Know Your Sources

I received an email earlier this week from Jim Geurts titled 13 Stats to Convince Your Boss to Invest in Mobile in 2013. It was a great read – I’d highly encourage you to spend a few minutes with it. A sampling: 25.85% of all emails are opened on mobile phones, and 10.16% are opened on tablets.

The content was great. But what I appreciated even more were the sources. (The stat above comes from Knotice).

In the Digital Age, facts can lose context easily. And, with an ever-increasing supply of “fact,” there is danger in Googling for answers. The numbers that seem too good to be true? They can be just that.

If a number is important, follow it to its source. A recent non-marketing example drives the point home as clearly as any I’ve seen. It comes from an article in this month’s Atlantic titled How Long Can You Wait to Have a Baby?:

The widely cited statistic that one in three women ages 35 to 39 will not be pregnant after a year of trying, for instance, is based on an article published in 2004 in the journal Human Reproduction. Rarely mentioned is the source of the data: French birth records from 1670 to 1830. The chance of remaining childless—30 percent—was also calculated based on historical populations… In other words, millions of women are being told when to get pregnant based on statistics from a time before electricity, antibiotics, or fertility treatment.

It’s not a marketing example, but the author’s point can – and must – be applied to anyone seeking truth online these days: “Most people assume these numbers are based on large, well-conducted studies… but they are not.”

Know your numbers. But, as importantly, know your sources.

Interested in more stuff I find interesting? Follow me @casey_flanagan on Twitter.

Numbers Don’t Lie. Except When They Do.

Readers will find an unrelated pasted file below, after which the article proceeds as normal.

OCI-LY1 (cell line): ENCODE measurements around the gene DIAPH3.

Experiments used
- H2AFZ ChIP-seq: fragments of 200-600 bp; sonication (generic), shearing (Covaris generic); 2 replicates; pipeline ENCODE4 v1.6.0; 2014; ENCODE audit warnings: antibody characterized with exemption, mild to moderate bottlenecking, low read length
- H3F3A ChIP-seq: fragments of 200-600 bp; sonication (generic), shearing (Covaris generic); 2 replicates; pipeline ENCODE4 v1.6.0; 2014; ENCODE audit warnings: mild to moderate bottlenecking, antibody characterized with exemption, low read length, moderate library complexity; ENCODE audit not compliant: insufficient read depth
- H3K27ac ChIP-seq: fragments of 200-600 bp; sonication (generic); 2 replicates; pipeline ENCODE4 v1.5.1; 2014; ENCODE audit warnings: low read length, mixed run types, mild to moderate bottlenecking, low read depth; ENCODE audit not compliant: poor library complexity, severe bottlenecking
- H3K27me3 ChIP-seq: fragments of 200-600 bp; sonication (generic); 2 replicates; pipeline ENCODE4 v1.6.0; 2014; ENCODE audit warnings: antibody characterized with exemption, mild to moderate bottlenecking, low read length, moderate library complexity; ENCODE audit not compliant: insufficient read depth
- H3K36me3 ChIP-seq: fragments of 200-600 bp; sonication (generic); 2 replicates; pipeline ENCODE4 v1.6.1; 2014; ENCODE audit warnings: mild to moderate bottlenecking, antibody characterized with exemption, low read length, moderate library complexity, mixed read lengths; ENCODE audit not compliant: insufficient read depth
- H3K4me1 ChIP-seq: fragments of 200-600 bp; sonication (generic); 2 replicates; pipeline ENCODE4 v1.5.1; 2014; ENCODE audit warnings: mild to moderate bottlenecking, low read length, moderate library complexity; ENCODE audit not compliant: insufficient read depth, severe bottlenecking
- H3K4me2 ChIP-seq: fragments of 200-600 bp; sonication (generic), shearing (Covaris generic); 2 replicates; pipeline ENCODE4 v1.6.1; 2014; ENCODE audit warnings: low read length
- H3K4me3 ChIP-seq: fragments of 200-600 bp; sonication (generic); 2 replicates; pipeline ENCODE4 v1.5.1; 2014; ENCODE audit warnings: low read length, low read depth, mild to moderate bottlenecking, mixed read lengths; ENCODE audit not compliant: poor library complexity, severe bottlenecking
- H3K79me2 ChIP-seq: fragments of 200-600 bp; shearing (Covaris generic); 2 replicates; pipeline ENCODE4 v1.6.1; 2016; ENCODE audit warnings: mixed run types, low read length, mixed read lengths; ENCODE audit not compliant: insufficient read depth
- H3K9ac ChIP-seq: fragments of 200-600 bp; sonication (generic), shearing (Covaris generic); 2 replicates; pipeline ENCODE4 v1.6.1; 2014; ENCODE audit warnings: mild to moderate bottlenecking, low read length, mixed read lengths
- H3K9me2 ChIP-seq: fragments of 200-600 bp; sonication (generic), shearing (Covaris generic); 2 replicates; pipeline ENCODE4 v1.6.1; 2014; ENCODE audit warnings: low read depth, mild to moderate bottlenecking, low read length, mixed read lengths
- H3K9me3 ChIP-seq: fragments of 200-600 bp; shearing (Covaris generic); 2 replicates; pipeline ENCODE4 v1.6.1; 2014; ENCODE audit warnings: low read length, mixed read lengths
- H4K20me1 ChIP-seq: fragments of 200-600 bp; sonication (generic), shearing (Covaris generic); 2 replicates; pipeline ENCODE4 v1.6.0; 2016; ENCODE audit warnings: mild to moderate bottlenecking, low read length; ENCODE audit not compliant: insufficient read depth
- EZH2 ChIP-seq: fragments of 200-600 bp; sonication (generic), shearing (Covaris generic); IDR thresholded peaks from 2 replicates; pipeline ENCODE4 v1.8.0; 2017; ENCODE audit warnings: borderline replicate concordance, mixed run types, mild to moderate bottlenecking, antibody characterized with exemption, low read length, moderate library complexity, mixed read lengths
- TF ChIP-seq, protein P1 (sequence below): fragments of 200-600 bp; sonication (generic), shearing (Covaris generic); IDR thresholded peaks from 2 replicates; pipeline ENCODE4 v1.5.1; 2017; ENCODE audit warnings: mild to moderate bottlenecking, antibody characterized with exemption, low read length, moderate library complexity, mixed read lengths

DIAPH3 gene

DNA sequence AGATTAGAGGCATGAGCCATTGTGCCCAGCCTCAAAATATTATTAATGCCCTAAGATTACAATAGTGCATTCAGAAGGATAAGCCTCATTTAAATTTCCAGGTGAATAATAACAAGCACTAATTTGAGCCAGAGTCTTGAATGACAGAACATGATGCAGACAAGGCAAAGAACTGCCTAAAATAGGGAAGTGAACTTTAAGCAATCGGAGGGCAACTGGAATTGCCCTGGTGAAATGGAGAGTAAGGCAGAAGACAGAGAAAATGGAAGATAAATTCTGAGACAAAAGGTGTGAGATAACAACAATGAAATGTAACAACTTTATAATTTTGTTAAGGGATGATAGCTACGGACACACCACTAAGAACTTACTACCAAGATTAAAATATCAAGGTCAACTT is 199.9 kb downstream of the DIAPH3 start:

85% of college graduates are returning home to live with their parents.

Eighty-five percent.

It’s hard to believe. But that statistic has been cited by The Huffington Post, CNN and Time Magazine. So it must be true.

Except that it’s not.

A recent segment on On The Media dissected the dissection of this stat. For anybody who lives in the world of secondary research, it’s worth the five minute and forty-six second listen. It’s a – scary – story of how a data point started at a now defunct company with a website that featured bios of people who never actually worked there and ended up as a top search result on Google.

We talk a lot about shifts in consumer culture. From an abundance of time and a scarcity of choice to just the opposite: An abundance of choice and a scarcity of time. It changes how people process information. Prioritize choices. And make decisions. But that phenomena does not end in the supermarket aisle. It manifests itself in cubicles, offices and conference rooms all around the country.

In an age of speed and search, fact checking and critical thinking are more important than ever before. And it’s always worth the time to take the extra step. Even if Time would suggest you don’t need to.

Interested in more stuff I find interesting? Follow me @casey_flanagan on Twitter.